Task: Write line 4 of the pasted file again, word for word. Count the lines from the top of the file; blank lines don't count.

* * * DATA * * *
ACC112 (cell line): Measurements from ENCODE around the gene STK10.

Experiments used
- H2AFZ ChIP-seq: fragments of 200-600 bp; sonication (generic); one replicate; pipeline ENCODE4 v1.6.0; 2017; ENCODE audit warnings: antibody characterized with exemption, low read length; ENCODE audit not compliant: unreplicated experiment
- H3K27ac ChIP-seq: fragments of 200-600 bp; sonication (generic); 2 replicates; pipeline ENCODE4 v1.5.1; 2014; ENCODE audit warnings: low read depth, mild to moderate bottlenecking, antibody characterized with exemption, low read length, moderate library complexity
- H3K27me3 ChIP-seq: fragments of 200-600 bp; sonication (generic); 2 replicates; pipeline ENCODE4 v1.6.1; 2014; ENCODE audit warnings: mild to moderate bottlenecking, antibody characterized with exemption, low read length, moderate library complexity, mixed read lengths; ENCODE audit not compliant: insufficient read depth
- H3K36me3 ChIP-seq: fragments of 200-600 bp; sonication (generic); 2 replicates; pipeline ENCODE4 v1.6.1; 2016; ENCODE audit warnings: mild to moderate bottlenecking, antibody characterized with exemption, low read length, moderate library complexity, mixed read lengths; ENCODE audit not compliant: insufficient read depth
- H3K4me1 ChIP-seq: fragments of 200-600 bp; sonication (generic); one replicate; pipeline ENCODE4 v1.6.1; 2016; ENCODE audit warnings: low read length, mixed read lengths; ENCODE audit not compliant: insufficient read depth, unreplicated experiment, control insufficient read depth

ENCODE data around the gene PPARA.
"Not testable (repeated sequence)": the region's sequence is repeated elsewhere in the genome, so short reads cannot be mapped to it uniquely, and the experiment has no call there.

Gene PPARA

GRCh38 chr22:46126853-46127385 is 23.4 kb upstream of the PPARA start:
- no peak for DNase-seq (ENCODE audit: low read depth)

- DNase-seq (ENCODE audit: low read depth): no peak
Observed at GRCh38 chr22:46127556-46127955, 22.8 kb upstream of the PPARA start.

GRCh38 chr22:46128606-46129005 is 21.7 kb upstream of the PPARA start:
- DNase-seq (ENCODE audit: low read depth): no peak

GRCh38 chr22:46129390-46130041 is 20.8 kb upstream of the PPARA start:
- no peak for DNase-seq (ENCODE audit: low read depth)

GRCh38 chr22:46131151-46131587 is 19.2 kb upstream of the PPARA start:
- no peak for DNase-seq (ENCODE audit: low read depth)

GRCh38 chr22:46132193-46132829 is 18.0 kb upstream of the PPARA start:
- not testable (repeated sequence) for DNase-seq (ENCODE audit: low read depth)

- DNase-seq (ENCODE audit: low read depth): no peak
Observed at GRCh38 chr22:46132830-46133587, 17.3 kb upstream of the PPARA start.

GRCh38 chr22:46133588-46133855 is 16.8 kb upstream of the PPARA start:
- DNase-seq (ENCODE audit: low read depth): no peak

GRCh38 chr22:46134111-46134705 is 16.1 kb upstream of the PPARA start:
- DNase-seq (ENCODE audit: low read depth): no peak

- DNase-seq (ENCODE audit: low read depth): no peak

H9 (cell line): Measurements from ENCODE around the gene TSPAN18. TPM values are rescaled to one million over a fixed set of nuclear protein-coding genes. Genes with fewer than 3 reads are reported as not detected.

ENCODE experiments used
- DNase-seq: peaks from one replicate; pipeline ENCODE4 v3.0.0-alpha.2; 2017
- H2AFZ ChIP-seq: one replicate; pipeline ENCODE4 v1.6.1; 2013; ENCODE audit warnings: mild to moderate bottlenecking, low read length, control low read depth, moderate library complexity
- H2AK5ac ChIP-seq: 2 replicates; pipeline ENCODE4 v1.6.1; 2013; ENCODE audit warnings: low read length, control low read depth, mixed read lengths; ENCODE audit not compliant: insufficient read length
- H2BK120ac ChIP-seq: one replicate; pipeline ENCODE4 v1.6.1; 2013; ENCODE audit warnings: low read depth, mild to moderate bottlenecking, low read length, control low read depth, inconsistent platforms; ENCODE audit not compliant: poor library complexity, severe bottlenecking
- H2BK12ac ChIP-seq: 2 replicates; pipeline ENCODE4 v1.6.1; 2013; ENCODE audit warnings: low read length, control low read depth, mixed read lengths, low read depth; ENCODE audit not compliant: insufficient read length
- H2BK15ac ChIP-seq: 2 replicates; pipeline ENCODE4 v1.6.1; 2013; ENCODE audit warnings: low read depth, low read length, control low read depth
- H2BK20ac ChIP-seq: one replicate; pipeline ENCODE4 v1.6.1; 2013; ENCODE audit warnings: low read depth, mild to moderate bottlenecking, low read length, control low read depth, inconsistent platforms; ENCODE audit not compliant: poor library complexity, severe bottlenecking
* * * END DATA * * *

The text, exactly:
- H3K27ac ChIP-seq: fragments of 200-600 bp; sonication (generic); 2 replicates; pipeline ENCODE4 v1.5.1; 2014; ENCODE audit warnings: low read depth, mild to moderate bottlenecking, antibody characterized with exemption, low read length, moderate library complexity